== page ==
Antibiotic Resistance in Bacteria and Its Future for Novel Antibiotic Development
Access this Article
Search this Article
Since the first introduction of the sulfa drugs and penicillin into clinical use, large numbers of antibiotics have been developed and hence contributed to human health. But extensive use of antibiotics has raised a serious public health problem due to multiantibiotic resistant bacterial pathogens that inevitably develop resistance to every new drug launched in the clinic. Consequently, there is a pressing need to develop new antibiotics to keep pace with bacterial resistance. Recent advances in microbial genomics and X-ray crystallography provide opportunities to identify novel antibacterial targets for the development of new classes of antibiotics and to design more potent antimicrobial compounds derived from existing antibiotics respectively. To prevent and control infectious diseases caused by multiantibiotic resistant bacteria, we need to understand more about the molecular aspects of the pathogens' physiology and to pursue ways to prolong the life of precious antibiotics.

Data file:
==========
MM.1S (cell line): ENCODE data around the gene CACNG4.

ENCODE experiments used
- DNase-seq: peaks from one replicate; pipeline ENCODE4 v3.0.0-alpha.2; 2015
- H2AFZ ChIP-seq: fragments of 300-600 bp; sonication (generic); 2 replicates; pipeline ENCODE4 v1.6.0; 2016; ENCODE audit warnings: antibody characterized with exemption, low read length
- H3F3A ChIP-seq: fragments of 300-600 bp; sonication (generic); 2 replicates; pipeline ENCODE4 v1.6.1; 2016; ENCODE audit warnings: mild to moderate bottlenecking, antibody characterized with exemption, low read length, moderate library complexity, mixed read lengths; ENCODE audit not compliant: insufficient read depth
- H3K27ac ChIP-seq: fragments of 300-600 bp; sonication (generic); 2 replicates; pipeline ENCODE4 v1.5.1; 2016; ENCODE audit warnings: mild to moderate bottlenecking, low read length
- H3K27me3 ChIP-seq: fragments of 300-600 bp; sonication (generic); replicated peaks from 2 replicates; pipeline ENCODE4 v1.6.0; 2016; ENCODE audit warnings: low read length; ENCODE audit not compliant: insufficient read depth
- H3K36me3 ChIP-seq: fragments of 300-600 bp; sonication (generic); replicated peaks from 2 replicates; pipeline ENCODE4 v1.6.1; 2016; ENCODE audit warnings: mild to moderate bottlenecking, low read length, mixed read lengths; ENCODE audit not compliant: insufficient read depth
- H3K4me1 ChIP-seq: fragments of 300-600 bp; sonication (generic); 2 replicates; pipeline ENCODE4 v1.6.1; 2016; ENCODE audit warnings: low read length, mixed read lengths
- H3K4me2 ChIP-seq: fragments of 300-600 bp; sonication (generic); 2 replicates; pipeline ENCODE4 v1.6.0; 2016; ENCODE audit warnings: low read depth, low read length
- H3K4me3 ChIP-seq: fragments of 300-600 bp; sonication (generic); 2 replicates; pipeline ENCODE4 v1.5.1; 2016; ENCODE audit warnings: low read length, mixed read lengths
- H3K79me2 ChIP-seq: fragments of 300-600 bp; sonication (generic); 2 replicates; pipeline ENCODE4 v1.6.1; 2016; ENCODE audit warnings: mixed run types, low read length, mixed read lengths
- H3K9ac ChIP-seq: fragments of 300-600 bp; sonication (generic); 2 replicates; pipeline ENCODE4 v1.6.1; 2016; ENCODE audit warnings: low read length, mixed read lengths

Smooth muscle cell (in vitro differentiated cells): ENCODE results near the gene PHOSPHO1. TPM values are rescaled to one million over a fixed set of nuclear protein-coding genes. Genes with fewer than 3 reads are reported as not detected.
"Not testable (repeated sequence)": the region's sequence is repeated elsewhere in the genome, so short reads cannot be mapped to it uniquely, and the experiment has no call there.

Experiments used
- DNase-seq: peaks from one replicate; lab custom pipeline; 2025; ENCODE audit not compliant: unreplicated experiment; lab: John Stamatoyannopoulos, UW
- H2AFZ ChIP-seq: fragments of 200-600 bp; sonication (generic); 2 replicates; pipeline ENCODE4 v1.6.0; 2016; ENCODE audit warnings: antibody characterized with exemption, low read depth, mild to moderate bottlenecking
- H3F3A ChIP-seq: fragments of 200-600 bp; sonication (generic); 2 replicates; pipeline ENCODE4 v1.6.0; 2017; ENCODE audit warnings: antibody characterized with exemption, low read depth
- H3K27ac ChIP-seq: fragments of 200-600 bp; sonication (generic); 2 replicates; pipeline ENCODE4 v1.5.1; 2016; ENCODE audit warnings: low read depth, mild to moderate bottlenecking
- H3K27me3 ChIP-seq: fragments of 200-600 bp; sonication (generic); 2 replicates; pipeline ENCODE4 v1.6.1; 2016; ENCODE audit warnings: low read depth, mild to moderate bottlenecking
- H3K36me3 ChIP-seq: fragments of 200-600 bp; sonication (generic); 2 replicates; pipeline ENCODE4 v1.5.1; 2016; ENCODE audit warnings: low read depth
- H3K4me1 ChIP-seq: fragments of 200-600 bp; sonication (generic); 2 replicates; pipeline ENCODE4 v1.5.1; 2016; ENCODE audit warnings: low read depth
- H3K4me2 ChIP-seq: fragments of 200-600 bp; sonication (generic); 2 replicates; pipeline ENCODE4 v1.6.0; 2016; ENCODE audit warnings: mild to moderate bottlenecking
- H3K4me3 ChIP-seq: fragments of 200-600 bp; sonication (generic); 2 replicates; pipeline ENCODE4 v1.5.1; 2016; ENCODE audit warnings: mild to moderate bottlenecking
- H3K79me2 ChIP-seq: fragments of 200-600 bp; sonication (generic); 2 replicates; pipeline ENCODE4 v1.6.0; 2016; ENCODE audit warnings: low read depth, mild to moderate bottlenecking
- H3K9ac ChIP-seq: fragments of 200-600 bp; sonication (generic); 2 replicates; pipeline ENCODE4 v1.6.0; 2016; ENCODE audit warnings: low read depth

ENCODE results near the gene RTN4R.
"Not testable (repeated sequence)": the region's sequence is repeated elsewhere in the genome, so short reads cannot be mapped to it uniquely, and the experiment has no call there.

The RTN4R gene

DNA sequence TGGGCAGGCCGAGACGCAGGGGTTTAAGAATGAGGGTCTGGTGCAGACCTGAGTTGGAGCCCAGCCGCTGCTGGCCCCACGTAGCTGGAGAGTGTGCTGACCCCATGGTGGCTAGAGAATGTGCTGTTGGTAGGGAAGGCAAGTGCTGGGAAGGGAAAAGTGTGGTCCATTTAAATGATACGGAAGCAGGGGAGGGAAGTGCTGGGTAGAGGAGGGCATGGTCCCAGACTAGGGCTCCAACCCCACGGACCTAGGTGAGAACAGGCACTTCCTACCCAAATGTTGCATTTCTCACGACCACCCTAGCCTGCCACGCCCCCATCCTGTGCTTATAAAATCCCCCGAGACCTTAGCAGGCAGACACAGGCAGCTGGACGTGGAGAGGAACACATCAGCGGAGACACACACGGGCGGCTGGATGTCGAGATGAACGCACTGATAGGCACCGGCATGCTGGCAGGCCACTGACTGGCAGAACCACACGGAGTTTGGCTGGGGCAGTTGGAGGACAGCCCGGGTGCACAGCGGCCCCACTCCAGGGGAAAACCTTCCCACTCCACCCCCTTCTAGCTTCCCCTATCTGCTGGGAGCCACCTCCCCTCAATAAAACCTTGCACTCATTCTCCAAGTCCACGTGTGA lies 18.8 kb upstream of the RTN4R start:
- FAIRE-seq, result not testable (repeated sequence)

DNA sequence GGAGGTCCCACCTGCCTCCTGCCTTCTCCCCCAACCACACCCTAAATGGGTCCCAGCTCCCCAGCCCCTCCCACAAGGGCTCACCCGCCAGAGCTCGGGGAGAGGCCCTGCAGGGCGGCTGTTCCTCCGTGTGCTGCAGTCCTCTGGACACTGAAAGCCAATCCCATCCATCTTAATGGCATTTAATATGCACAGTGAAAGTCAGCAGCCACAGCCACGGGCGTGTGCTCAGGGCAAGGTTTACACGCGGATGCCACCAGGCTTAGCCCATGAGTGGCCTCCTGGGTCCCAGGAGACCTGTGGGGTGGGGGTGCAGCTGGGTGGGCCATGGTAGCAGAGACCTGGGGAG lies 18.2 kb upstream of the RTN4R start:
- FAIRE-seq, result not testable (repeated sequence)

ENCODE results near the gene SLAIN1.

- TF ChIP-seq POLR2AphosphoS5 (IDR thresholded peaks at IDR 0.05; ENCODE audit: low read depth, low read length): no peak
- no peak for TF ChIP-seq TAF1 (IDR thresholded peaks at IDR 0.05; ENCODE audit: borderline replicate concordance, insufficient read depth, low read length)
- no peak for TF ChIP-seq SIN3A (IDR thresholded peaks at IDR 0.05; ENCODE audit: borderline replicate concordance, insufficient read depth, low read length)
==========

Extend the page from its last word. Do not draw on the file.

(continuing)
- Agricultural and Biological Chemistry
Agricultural and Biological Chemistry 70(5), 1060-1075, 2006-05-23
Japan Society for Bioscience, Biotechnology, and Agrochemistry